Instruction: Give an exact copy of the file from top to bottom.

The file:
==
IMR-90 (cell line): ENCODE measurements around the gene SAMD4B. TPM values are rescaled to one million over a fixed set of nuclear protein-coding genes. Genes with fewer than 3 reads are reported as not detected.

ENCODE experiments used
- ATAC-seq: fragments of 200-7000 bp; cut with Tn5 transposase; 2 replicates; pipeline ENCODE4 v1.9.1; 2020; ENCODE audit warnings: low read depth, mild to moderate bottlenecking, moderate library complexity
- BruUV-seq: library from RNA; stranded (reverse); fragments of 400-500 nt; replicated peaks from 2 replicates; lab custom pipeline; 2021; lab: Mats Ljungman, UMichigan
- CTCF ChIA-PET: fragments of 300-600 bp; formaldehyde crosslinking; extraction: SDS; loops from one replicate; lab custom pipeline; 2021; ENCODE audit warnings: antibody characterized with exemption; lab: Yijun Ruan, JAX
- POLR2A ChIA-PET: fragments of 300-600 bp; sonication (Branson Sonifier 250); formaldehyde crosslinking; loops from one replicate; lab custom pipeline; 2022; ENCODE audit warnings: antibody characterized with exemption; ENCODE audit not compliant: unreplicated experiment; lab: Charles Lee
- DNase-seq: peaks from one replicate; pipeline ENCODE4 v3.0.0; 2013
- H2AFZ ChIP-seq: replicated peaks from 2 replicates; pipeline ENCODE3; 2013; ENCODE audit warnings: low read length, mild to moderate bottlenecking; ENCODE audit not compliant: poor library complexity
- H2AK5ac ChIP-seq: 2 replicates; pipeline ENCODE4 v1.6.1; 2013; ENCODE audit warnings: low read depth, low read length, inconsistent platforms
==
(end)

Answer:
IMR-90 (cell line): ENCODE measurements around the gene SAMD4B. TPM values are rescaled to one million over a fixed set of nuclear protein-coding genes. Genes with fewer than 3 reads are reported as not detected.

ENCODE experiments used
- ATAC-seq: fragments of 200-7000 bp; cut with Tn5 transposase; 2 replicates; pipeline ENCODE4 v1.9.1; 2020; ENCODE audit warnings: low read depth, mild to moderate bottlenecking, moderate library complexity
- BruUV-seq: library from RNA; stranded (reverse); fragments of 400-500 nt; replicated peaks from 2 replicates; lab custom pipeline; 2021; lab: Mats Ljungman, UMichigan
- CTCF ChIA-PET: fragments of 300-600 bp; formaldehyde crosslinking; extraction: SDS; loops from one replicate; lab custom pipeline; 2021; ENCODE audit warnings: antibody characterized with exemption; lab: Yijun Ruan, JAX
- POLR2A ChIA-PET: fragments of 300-600 bp; sonication (Branson Sonifier 250); formaldehyde crosslinking; loops from one replicate; lab custom pipeline; 2022; ENCODE audit warnings: antibody characterized with exemption; ENCODE audit not compliant: unreplicated experiment; lab: Charles Lee
- DNase-seq: peaks from one replicate; pipeline ENCODE4 v3.0.0; 2013
- H2AFZ ChIP-seq: replicated peaks from 2 replicates; pipeline ENCODE3; 2013; ENCODE audit warnings: low read length, mild to moderate bottlenecking; ENCODE audit not compliant: poor library complexity
- H2AK5ac ChIP-seq: 2 replicates; pipeline ENCODE4 v1.6.1; 2013; ENCODE audit warnings: low read depth, low read length, inconsistent platforms